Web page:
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Beltran vs PHHC Case Digest

Facts: Plaintiffs since they first occupied their housing units under lease from PHHC, under lease and paying monthly rentals therefor, they were assured that after 5 years of continuous occupancy they would be entitled to purchase said units. In 1991, PHHC announced that the management of the project would be transferred to GSIS in payment of PHHC's debts to GSIS. Subsequently, however, the new manager of PHHC refused to recognize all transactions and undertakings previously entered into with GSIS. Alleging that they do not know now to whom they should pay the monthly amortizations, plaintiffs filed an interpleader suit against GSIS and PHHC.

GSIS and PHHC filed a motion to dismiss for failure to state a cause of action. After hearing the motion, the court dismissed the interpleader case ruling that during the hearing, the counsel for defendant ratified the allegations in his motion and made of record that GSIS has no objection that payments on the monthly amortizations from the residents of Project 4 be made directly to PHHC. Plaintiffs appealed, contending the allegations in their complaint raise questions of fact that can be established only by answer and trial on the merits and not by a motion to dismiss heard by mere oral manifestations in open court. 

Issue: Did the trial court erred in dismissing the complaint for interpleader?

Held: No. Rule 63, section 1 of the Revised Rules of Court requires as an indispensable element that "conflicting claims upon the same subject matter are or may be made" against the plaintiff-in-interpleader "who claims no interest whatever in the subject matter or an interest which in whole or in part is not disputed by the claimants."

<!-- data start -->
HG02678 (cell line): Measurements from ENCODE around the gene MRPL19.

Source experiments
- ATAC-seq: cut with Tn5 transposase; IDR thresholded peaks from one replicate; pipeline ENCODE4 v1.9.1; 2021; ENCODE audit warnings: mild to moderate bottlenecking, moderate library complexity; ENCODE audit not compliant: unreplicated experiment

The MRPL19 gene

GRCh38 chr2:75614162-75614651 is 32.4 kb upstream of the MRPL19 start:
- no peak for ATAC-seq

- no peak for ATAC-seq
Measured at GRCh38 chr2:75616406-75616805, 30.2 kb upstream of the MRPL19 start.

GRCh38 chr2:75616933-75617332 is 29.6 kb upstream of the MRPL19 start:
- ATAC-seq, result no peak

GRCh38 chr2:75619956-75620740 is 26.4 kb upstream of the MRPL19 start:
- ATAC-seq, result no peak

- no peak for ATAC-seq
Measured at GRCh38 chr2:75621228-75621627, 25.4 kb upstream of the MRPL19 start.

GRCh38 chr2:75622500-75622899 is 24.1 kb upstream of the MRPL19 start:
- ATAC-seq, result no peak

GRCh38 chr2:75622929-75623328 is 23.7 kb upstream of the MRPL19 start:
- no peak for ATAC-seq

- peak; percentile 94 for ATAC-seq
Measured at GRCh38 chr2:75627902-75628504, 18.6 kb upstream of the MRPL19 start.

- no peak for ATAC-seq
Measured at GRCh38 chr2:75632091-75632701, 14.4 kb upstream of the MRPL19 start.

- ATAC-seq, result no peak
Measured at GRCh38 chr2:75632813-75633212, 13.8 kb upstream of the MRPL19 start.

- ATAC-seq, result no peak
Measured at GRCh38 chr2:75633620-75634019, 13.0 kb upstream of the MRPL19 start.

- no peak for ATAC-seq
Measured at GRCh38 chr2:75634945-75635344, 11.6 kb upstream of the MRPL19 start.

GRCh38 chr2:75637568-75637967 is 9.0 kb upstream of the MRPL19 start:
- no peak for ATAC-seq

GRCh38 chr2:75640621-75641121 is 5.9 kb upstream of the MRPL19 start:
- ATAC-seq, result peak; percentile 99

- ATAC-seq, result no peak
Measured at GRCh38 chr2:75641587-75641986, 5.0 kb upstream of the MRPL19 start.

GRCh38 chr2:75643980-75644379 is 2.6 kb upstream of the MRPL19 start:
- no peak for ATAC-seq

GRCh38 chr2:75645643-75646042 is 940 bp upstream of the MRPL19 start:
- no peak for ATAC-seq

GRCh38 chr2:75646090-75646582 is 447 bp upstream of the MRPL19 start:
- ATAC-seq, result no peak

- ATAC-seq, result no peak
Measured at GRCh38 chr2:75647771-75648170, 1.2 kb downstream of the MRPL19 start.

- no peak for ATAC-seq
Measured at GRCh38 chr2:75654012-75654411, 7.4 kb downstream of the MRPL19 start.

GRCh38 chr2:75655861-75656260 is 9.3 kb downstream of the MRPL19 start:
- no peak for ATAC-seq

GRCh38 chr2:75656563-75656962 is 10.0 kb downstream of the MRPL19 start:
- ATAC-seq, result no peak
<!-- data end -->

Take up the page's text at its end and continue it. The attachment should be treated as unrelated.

The record shows clearly that there were no conflicting claims by defendant corporations as against plaintiff-tenants, which they may properly be compelled in an interpleader suit to interplead and litigate among themselves. While the two defendant corporations may have conflicting claims between themselves with regard to the management, administration and ownership of Project 4, such conflicting claims are not against the plaintiffs nor do they involve or affect the plaintiffs. No allegation is made in their complaint that any corporation other than the PHHC which was the only entity privy to their lease-purchase agreement, ever made on them any claim or demand for payment of the rentals or amortization payments. Both defendant corporations were in conformity and had no dispute, as pointed out by the trial court that the monthly payments and amortizations should be made directly to the PHHC alone. Both defendant corporations were agreed that PHHC should continue receiving the tenants' payments, and that such payments would be duly recognized even if the GSIS should eventually take over Project 4 by virtue of their turnover agreement. (Beltran, et al. vs. PHHC, G.R. No. L-25138, August 28, 1969)

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